Putting people before oil projects 


Uganda’s nascent upstream oil and gas industry is progressing from exploration (and appraisal) to development and production stages.

A total of nine (9) petroleum production licenses to major oil companies – CNOOC/Total/Tullow (MEMD 2016). First Oil is anticipated in the early 2020s.

Various technical studies are underway to inform final investment decision which is expected by end of year.

There will be plenty of infrastructure projects such as well pads, central processing facilities, pipelines, roads, camps and waste disposal pits that will be established on people’s land.

This positive development, however, is causing concern. Many are wondering whether such multi-billion-dollar projects are on the right paths of achieving “societal acceptance,” “public acceptance,” and “social acceptance.”

Based on my knowledge gained from experiential learning, there is evidence to prove that people’s views are put ahead of the petroleum upstream project during the development phase.

Various stakeholders such as communities, authorities (local and central government), Kingdoms and cultural institutions, civil society groups and businesses have been critical in consultation and disclosure processes.

For instance, during drafting of the Land Acquisition and Resettlement Framework (LARF) all stakeholders mentioned above were informed, involved, consulted and their feedback incorporated in the final and endorsed documents.

The framework seeks to:

  • Standardize the approach to land acquisition across the Albertine Graben region;
  • Clearly define a framework of terminology, objectives, policies, principles and organizational arrangements that will govern resettlement activities;
  • Assist with application of and compliance with Uganda legal requirements and International Finance Corporation (IFC) standards, and;
  • Provide the overarching policy framework for the development of upstream oil and gas facilities.

In all the engagements, the use of local languages has been encouraged to show sign of respect and ensure that information provided is understood.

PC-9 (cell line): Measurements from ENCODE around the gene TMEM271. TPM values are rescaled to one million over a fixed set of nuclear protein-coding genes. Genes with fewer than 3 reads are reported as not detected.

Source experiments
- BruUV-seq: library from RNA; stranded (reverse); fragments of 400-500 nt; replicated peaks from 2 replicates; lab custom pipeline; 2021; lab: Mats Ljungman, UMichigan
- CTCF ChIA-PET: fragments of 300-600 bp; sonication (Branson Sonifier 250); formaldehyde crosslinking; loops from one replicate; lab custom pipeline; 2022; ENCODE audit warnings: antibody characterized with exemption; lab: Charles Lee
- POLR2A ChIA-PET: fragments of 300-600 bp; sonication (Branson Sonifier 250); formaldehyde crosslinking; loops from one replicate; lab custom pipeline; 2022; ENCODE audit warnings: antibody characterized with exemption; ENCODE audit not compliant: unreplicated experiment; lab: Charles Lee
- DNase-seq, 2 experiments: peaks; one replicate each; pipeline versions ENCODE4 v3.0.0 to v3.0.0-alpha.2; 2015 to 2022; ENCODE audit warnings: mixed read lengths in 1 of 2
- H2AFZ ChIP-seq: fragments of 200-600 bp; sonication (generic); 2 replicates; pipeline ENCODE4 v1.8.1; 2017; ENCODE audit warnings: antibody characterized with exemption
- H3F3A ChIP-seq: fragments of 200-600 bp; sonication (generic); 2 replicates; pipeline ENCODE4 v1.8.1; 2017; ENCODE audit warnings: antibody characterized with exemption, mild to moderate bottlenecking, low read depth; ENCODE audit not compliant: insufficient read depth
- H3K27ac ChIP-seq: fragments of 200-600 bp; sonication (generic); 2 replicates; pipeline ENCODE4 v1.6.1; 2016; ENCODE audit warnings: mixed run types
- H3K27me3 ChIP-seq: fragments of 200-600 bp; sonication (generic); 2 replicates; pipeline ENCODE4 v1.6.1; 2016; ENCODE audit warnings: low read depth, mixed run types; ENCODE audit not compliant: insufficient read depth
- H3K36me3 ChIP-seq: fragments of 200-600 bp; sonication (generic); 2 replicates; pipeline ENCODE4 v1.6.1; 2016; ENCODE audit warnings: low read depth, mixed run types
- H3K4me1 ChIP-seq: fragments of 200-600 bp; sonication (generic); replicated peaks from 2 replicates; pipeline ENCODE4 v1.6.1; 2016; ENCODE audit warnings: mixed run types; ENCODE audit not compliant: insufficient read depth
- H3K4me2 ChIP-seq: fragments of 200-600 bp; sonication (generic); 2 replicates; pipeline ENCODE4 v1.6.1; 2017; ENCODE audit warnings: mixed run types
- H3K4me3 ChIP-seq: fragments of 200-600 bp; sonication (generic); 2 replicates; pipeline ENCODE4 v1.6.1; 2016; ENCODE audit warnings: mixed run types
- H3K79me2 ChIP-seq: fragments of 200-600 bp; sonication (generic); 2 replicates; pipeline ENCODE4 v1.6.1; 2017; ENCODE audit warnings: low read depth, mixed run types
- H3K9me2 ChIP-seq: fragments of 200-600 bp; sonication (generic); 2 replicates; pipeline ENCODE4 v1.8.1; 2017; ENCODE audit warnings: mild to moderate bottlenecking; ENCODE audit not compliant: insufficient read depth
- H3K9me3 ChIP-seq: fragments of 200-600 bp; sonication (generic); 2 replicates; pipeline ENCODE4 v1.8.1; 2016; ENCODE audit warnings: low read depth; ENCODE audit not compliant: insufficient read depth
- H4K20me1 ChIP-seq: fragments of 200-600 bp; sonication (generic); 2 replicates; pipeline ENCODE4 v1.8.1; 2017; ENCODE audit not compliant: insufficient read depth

Technical information is summarized and illustrated in a manner that is comprehensible to stakeholders.

Key steps of land acquisition and resettlement framework including planning, consultations, surveys, draft resettlement action plans and implementation were disclosed to stakeholders for their input. Stakeholders are assured that they are involved and engaged in each and every step in the process.

Similarly, stakeholders have been informed that they are part of the Environment Social Impact Assessments (ESIA) processes which include scoping, baseline data collection, impact assessment, mitigation measures and reporting.

The purpose of ESIA is to enable stakeholders understand the proposed project, potential impacts, and how they will be managed and potential benefits of the projects.

In doing so, the upstream joint venture partners use various tools depending on type of engagement.

For instance, meetings, notice boards, flyers, brochures, group discussions radio stations progress reports, Frequently Asked Questions (FAQ) and websites are used for disclosures, consultations, updates, public dialogue, workshops feedback engagement and learning forums

From the examples cited in this piece, it is safe to suggest that Uganda’s petroleum development phase puts people ahead of projects.

The author is a digital and social media analyst at Uganda National Oil Company Limited.


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